The rebuilt faces of war: Shocking pictures show how ‘the father of plastic surgery’ reconstructed horribly disfigured WWI soldiers in pioneering London hospital
As reported on the mail online.
With the First World War came an increasing need for a solution for facial injuries.
And by 1917 the first skin graft had been performed by a doctor from New Zealand who reconstructed the face of a man burnt during combat.
Sir Harold Gillies used a technique called Tube Pedicle Flaps to take skin from the forehead or the chest and swing it in to place without cutting it entirely from the body.
A British sailor named Walter Yeo had been horribly burned in combat. His nose was shattered and his eyelids removed.
Using skin from Yeo’s neck and upper chest, Sir Gillies made a mask of skin that he transplanted across Yeo’s face.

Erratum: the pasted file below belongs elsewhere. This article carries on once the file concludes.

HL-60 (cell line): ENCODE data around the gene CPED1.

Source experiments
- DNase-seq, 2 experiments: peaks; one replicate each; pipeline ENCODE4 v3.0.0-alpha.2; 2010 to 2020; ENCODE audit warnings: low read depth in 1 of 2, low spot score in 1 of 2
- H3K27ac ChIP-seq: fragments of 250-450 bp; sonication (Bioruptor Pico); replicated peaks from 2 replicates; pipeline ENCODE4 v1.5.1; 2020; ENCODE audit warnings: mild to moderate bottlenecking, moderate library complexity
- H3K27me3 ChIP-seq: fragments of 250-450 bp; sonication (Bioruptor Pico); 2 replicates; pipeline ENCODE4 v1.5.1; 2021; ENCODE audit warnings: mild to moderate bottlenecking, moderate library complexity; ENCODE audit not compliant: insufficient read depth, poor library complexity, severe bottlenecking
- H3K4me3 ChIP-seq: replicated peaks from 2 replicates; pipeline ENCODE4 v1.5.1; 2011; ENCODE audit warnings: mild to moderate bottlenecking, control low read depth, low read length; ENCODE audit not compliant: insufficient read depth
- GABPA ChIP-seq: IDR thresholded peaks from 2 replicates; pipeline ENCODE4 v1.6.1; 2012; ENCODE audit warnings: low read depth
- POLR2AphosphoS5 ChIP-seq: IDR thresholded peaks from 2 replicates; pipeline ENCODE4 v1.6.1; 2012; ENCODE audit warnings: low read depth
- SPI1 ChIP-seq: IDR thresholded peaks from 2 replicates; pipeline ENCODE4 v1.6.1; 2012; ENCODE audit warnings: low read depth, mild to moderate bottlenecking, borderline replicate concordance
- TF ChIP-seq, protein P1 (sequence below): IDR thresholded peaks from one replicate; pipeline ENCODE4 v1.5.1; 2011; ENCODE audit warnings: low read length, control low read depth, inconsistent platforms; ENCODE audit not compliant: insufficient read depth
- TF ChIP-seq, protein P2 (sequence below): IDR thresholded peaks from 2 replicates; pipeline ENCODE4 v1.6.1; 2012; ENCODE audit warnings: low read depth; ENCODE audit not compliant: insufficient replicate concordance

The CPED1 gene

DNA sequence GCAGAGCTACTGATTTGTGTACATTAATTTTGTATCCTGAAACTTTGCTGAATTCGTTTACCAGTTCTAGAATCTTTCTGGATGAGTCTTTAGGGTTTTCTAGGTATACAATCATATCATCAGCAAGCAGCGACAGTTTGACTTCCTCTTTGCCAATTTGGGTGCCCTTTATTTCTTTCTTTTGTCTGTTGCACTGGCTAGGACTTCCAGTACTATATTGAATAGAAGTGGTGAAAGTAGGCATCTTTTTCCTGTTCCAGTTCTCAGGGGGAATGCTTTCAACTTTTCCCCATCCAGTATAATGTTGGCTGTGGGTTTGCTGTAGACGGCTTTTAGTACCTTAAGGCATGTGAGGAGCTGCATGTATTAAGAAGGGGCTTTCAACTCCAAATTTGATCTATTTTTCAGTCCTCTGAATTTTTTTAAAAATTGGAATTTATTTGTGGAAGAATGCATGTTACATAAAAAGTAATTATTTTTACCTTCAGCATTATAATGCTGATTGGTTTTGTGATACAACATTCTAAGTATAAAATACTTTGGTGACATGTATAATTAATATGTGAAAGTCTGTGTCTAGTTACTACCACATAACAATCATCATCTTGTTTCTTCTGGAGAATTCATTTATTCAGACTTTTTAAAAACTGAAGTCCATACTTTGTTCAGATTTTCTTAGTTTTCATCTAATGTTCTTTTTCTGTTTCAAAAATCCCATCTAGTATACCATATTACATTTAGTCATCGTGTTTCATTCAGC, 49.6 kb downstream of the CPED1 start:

This helped repair the damage that had been done, hiding his disfiguration and allowing him to close his eyes.
The absence of antibiotics meant skin could not be removed from another part of the body such as the leg to then be placed on the face.
Instead the skin was cut away, while remaining attached, and stitched in to a tube shape to ensure blood still flowed and risk of infection was reduced.
Over time the new tissue fused with the old to form a new layer of skin over the wound and these photographs of men at London’s King George Military Hospital show the improvement the technique made.
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